The pre-Australian Open-drama down under continues as Novak Djokovic is back in detention at the Park hotel this morning, ahead of his appeal against the re-cancellation of his visa on Sunday morning at the Federal Court of Australia.
After meeting with his lawyers for several hours, Djokovic was driven to the same immigration hotel where he spent four nights last week for what he will hope will be the final night.
The world number one’s legal team have been preparing his case following the decision of Immigration Minister Alex Hawke on Friday to cancel Djokovic’s visa for a second time on the grounds of “health and good order”.
A brief procedural hearing was held on Saturday morning, where Justice David O’Callaghan confirmed the case has been transferred from the Federal Circuit Court and that the main hearing will take place at 9.30am on Sunday (10.30pm on Saturday UK time).
First match on Monday
Djokovic is due to play his first-round match at the Australian Open against fellow Serbian Miomir Kecmanovic on Monday.
A timetable was agreed on Friday, with Djokovic to be detained at 8am on Saturday morning for a meeting with immigration officials before meeting with his lawyers, also under detention.
The world number one is appealing against the decision on the grounds that it was both affected by jurisdictional error and irrational, but the threshold for success is much higher than in the first hearing.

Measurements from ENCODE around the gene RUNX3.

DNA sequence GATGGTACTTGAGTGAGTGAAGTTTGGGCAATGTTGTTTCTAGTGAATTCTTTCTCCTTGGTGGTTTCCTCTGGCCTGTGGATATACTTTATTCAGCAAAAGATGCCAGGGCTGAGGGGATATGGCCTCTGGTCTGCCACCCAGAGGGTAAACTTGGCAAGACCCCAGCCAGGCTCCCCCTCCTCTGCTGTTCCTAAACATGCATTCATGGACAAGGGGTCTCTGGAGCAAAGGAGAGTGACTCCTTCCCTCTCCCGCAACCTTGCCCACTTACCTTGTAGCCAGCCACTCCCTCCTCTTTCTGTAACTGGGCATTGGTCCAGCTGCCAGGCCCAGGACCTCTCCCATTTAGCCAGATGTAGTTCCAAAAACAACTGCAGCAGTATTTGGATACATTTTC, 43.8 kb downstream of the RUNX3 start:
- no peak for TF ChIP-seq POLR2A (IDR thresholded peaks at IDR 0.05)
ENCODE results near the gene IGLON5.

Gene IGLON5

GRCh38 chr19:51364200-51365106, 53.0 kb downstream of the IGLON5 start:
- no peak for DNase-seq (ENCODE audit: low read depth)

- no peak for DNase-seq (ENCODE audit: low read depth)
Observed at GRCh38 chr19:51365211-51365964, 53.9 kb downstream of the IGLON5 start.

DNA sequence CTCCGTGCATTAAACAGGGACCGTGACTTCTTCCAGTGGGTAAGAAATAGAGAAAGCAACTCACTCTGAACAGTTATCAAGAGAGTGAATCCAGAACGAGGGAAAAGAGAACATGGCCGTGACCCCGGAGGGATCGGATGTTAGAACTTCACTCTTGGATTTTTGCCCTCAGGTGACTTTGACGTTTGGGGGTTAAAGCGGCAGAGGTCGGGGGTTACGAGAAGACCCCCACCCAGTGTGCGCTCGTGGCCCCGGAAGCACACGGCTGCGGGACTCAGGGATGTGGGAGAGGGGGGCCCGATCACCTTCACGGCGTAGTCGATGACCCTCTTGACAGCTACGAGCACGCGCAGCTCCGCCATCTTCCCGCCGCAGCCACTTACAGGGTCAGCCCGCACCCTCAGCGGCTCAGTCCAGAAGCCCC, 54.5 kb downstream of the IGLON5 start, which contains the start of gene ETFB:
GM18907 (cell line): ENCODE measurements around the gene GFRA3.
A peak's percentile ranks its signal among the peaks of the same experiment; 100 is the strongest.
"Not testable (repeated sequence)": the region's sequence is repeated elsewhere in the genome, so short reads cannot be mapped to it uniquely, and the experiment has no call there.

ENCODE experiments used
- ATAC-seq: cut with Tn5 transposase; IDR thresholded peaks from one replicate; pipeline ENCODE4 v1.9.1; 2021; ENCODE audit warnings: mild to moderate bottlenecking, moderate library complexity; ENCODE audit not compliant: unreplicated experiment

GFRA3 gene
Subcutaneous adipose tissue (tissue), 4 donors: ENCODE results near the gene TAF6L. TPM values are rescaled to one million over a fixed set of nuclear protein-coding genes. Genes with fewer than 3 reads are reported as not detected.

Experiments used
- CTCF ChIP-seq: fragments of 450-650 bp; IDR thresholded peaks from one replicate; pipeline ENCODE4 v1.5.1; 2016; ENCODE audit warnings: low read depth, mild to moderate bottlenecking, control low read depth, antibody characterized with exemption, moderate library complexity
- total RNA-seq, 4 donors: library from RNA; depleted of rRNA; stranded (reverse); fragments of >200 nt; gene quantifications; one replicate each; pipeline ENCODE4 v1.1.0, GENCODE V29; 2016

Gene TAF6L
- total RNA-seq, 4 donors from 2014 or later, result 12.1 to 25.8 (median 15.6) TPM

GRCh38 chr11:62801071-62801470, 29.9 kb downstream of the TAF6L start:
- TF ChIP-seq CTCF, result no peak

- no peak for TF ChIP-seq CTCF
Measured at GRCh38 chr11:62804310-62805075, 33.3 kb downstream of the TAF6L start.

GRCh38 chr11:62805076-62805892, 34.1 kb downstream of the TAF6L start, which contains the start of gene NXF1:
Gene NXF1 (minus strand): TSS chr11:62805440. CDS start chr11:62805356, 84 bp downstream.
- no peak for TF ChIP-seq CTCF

It emerged on Friday that Hawke based his finding not on the validity or otherwise of Djokovic’s medical exemption but on the potential for his continued presence in the country to stoke anti-vaccination sentiments and a threat to public order.
Hawke cited Djokovic’s status as a “high profile unvaccinated individual, who has indicated publicly that he is opposed to becoming vaccinated against Covid-19” and said he had “publicly expressed anti-vaccination sentiment”.
Hawke stated his belief that not cancelling the visa could encourage Australians not to take the vaccine, increasing pressure on the health service.
“I consider that his ongoing presence in Australia may pose a risk to the good order of the Australian community.”Immigration Minister Alex Hawke
Hawke gave significant weight to Djokovic’s admission that he attended an interview with L’Equipe last month despite knowing he had tested positive for Covid-19 and argued Australians may follow suit.
“I have also given consideration to the fact that Mr Djokovic has, in the past, shown an apparent disregard for the need to isolate following the receipt of a positive Covid-19 test result,” he said.
Djokovic’s release from detention on Monday resulted in police pepper-spraying his supporters and Hawke cited the possibility of civil unrest, although his lawyers will argue on Sunday that the same could result from his deportation.
Meanwhile, across town, Emma Raducanu poked fun at the hyperbole around her in a pointed advert on the eve of the Australian Open and now she hopes her tennis can do the talking at Melbourne Park.
In the promotion for her sponsors Nike, an intense Raducanu hits balls while words like “distracted”, “perfect”, “fluke” and “one-hit wonder” flash up behind her.
Perspective has been hard to find in the aftermath of the teenager’s fairy-tale US Open triumph, with projections of world domination quickly followed by accusations of too much focus on off-court activities when she failed to immediately back up the title in her first steps on the WTA Tour.
Speaking at her pre-tournament press conference in Australia, the 19-year-old could not hide a smile as she said of the advert: “I think the video speaks for itself. That’s how I feel. That’s it, full stop.”